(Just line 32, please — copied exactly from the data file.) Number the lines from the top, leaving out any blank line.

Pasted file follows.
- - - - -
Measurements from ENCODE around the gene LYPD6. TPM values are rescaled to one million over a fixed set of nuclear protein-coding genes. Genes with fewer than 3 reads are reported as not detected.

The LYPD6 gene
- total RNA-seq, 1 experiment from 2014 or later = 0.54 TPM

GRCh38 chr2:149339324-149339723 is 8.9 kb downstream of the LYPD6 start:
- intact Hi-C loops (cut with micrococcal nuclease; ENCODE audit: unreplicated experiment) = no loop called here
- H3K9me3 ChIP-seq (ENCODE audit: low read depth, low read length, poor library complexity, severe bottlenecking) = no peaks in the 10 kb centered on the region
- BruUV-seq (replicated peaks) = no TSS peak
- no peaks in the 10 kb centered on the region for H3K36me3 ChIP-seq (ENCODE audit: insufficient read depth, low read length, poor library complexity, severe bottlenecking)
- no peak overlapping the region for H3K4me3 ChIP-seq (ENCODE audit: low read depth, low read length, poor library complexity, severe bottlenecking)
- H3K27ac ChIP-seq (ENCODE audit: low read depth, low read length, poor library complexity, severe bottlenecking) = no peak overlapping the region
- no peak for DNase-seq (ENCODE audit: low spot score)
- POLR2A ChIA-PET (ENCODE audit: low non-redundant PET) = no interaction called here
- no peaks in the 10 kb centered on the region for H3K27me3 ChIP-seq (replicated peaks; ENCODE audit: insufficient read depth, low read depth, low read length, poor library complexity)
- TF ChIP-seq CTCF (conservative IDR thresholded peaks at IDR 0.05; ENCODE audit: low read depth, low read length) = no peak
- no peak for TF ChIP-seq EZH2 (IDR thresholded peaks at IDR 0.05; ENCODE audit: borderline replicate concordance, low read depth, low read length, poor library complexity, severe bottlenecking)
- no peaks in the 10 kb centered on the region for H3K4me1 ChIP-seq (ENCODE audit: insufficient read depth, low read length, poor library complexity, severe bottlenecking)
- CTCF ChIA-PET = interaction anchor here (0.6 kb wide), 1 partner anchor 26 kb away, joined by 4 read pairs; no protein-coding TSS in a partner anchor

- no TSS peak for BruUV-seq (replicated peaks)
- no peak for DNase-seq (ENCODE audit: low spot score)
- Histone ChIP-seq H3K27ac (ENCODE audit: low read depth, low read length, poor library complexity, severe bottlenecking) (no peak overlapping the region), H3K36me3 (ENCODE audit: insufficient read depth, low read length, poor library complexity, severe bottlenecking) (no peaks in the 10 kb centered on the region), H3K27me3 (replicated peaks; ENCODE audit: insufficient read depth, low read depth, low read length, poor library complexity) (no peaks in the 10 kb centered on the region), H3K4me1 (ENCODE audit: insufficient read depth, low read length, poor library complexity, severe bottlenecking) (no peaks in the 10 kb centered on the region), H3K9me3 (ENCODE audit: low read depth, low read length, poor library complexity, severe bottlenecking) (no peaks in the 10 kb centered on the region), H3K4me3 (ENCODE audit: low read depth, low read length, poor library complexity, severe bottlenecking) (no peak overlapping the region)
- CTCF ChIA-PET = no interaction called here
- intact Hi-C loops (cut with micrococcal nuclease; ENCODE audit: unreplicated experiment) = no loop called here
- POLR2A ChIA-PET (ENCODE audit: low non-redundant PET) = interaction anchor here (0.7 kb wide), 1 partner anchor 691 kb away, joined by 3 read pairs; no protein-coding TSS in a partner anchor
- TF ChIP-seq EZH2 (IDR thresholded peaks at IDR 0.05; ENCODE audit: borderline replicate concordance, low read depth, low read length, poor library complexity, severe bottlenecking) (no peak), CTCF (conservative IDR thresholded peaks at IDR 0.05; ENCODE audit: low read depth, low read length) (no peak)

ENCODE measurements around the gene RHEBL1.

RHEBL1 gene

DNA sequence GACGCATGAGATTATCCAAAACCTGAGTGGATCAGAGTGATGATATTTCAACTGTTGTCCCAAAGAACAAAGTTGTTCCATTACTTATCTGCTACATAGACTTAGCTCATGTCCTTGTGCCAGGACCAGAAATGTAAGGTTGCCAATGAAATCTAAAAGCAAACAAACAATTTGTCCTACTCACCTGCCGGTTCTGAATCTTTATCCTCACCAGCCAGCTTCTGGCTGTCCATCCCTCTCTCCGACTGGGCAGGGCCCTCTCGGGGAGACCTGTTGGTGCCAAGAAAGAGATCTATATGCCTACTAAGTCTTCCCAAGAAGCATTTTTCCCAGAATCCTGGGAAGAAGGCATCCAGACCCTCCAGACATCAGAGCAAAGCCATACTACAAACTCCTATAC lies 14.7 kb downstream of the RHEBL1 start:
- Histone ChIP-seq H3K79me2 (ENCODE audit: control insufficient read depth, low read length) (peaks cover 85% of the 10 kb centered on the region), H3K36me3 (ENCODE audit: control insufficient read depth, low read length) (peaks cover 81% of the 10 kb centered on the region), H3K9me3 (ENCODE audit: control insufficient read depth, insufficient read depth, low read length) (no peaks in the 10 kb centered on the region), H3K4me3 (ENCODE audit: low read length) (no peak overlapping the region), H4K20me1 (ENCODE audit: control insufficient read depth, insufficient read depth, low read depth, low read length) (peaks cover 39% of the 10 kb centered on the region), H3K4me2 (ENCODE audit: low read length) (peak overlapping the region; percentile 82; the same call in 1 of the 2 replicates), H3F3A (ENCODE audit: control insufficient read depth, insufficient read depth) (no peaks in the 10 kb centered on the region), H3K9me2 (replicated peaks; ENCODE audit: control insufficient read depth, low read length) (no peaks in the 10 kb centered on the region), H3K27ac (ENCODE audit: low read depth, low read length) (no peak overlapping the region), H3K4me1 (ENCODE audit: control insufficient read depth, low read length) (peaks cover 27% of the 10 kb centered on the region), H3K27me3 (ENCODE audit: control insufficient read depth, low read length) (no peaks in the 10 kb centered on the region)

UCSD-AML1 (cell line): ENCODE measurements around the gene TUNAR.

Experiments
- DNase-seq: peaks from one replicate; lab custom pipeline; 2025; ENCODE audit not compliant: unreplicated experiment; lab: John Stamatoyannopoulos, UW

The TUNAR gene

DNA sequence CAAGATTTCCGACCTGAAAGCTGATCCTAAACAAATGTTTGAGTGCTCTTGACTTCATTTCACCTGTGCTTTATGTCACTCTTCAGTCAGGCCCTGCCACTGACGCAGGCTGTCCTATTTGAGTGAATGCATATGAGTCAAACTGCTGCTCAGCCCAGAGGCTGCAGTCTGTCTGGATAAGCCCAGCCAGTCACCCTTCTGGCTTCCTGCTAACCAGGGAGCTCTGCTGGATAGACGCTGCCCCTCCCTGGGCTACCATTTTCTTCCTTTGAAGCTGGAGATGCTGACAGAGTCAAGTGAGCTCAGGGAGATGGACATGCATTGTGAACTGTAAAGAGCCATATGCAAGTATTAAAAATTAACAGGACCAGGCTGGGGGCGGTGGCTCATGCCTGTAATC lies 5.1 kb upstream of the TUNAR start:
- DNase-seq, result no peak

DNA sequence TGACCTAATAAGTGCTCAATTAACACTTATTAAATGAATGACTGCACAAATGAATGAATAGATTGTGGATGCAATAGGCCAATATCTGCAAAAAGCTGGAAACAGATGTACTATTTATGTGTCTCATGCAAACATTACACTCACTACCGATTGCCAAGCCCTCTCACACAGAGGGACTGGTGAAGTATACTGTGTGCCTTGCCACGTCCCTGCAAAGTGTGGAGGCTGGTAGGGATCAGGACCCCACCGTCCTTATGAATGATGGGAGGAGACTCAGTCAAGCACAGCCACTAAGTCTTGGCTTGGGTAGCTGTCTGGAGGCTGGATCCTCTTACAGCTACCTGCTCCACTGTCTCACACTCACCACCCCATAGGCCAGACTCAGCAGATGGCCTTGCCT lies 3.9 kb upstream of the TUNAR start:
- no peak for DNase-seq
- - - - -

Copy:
The TUNAR gene